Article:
The Parisian broker Steph only needs the signature from his wife Patricia for their divorce - but she left 13 years ago for living with Amazonas indians. Steph finds her in the village and ... See full summary »
When the very moralistic college ethics instructor (Aykroyd) finds himself living next door to an accused German death camp commander (Lemmon), he takes it upon himself to rid the world of ... See full summary »
When jobless Tommy Collins discovers that sequestered jurors earn free room and board as well as $5-a-day, he gets himself assigned to a jury in a murder trial. Once there, he does ... See full summary »
Two Arkansas firemen, Vince and Don, get hold of a map that leads to a cache of stolen gold in an abandoned factory in East St. Louis. What they don't know is that the factory is in the ... See full summary »
Young Frank and his pals get an idea for the ultimate in excitement. They decide to pool their savings, bicycle to the nearby Big City, and hire some woman of the streets to strip for them.... See full summary »
Michael Patrick Carter
When police officer Xavier Quinn's childhood friend, Maubee, becomes associated with murder and a briefcase full of ten thousand dollar bills, The Mighty Quinn must clear his name. Or try to catch him, which could be even trickier.
Audiences were given electronic keypads that allowed them, when prompted during the movie, to make choices about the plot. Audiences were allowed to see the movie several times in order to see the different plot iterations. See more »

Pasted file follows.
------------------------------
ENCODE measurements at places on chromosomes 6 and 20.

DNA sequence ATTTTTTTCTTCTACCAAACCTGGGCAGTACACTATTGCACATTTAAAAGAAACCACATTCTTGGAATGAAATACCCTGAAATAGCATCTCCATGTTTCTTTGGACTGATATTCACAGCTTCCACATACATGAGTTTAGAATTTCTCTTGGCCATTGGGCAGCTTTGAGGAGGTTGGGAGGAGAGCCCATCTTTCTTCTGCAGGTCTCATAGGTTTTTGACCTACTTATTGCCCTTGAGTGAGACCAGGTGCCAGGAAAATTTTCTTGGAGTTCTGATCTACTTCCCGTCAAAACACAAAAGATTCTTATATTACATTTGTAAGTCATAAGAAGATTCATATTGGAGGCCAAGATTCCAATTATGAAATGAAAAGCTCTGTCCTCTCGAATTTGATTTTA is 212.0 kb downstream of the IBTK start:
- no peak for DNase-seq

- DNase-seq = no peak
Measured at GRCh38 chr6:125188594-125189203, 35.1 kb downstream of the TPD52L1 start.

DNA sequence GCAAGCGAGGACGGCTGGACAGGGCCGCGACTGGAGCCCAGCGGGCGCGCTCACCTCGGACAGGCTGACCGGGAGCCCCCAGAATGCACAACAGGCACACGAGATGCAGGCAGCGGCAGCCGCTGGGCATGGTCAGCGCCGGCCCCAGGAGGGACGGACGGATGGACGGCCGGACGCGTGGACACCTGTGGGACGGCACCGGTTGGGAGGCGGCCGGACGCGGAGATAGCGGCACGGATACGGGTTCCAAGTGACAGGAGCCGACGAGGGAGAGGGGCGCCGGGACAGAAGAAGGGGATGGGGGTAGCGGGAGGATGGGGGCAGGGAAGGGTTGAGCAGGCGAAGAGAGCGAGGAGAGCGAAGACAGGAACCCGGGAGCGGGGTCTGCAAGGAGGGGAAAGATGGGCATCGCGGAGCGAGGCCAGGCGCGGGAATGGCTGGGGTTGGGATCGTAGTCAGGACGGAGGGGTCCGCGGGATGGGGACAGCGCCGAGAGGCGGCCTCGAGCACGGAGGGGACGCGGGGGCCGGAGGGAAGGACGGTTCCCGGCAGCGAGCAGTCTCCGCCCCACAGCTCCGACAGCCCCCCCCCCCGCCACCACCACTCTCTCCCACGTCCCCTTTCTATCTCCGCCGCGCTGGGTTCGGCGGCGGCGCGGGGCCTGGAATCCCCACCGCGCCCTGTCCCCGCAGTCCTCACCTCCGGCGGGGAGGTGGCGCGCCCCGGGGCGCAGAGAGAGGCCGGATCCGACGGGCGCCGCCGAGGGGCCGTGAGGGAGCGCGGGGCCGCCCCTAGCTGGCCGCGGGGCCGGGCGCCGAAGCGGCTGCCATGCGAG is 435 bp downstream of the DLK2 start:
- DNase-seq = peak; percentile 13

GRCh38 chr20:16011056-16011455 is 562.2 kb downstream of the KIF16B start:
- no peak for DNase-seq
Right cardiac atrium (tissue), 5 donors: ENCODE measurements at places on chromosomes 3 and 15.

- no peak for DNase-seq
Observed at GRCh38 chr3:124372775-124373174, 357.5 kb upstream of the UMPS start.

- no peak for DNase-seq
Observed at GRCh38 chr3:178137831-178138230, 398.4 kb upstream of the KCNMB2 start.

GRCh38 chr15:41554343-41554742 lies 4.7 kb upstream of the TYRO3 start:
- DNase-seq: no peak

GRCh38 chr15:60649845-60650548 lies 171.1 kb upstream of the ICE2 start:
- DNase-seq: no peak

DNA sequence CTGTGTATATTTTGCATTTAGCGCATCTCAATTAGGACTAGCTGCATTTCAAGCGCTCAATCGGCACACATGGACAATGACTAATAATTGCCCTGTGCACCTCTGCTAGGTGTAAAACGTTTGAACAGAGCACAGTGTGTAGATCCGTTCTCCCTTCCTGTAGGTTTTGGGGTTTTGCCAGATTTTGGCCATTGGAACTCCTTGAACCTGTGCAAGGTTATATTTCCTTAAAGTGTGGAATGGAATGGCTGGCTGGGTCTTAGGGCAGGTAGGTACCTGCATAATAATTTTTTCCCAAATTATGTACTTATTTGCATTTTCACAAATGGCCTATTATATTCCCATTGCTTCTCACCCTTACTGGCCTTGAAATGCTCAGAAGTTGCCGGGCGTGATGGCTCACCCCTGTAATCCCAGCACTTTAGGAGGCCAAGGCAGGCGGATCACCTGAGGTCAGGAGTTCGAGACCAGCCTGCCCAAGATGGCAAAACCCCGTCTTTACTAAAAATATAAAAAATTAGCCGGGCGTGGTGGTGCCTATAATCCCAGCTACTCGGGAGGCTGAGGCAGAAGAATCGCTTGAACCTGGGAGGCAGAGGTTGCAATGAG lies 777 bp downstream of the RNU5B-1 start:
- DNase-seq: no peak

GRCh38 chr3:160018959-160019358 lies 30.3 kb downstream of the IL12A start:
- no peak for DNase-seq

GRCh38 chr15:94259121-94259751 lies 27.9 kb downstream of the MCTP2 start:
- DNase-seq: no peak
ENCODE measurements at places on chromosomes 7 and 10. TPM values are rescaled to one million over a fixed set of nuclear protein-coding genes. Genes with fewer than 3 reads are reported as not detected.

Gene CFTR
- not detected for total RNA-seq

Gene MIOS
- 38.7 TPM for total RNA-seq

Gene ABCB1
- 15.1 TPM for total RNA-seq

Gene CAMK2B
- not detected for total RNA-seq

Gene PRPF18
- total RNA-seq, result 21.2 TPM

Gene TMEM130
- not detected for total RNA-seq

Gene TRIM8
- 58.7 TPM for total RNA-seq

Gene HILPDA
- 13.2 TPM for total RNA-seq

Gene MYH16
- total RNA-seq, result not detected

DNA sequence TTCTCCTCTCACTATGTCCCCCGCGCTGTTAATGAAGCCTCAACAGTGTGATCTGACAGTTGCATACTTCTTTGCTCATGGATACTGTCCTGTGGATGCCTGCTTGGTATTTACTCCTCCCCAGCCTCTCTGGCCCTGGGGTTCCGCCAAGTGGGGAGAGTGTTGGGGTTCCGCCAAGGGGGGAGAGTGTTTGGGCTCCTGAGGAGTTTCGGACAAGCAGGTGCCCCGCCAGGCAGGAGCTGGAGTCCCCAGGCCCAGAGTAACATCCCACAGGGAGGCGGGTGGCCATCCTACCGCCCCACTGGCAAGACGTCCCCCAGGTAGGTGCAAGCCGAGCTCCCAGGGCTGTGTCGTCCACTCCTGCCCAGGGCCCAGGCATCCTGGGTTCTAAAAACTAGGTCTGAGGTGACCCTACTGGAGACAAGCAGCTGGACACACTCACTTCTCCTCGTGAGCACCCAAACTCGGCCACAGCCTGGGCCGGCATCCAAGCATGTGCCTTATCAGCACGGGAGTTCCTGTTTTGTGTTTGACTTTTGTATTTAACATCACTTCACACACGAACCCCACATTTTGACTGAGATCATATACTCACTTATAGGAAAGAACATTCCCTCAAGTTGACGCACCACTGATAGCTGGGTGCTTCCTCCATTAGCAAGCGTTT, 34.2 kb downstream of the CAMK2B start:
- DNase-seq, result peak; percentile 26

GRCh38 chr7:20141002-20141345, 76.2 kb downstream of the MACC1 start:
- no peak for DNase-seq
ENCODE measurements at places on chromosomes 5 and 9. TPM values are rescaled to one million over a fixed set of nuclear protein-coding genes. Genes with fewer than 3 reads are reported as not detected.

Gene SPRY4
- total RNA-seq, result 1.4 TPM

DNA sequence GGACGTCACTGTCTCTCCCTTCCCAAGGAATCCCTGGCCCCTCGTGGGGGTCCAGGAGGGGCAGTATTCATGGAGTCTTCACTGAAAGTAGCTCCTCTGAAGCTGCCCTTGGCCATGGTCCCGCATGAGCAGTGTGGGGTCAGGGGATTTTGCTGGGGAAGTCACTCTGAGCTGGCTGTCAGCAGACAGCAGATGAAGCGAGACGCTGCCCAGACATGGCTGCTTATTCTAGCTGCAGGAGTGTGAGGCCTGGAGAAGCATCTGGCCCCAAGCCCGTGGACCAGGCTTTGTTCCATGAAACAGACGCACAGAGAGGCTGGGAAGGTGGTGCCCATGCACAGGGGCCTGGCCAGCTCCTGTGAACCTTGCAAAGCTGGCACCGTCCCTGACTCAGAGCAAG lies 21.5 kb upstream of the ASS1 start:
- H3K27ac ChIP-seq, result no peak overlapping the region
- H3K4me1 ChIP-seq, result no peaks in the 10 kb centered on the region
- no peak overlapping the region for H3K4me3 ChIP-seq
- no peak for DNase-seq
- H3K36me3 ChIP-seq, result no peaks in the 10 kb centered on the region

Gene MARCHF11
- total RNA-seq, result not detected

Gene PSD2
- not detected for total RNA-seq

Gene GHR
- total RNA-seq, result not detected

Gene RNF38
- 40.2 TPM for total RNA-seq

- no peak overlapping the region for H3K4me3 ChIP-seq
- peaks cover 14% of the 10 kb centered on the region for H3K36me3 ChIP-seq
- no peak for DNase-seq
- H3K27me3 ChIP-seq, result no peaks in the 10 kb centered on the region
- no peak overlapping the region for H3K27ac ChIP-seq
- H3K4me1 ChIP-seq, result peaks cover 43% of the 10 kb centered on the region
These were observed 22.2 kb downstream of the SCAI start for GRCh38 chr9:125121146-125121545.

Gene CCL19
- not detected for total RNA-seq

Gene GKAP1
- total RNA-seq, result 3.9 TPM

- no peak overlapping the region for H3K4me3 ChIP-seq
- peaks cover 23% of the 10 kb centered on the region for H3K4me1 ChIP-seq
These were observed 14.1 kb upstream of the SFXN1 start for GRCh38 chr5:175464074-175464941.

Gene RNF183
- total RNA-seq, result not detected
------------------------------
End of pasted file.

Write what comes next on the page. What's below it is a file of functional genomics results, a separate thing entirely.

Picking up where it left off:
Don't Gimme No Attitude
Written by Stevie Mac, Patrick Dollaghan, and Karen Mayo-Chandler
Performed by Carol-Ann
Courtesy of Magic Records See more »
I was working for United Artists Theatre Circuit in Denver in 1995 and was responsible for marketing and promoting this film in 3 of our locations across the U.S. We outfitted 3 small theaters with the joysticks that allowed voting and the laser disc technology that would adjust the narrative based on choices the audience made as certain points throughout the picture.
It turned out very few people cared about this format and the film bombed on every screen across the country. We attributed it to the fact that people go to a movie to be told a story, not to create one. In addition, these films were shown on laser disc and the familiar and comforting "click" of the movie projector was missing.
The fact that the film was remarkably pointless didn't help either.
There were a series of pictures planned and we had actually booked a 2nd film for later in 1995, but it's release was scrapped after the 1st picture bombed.
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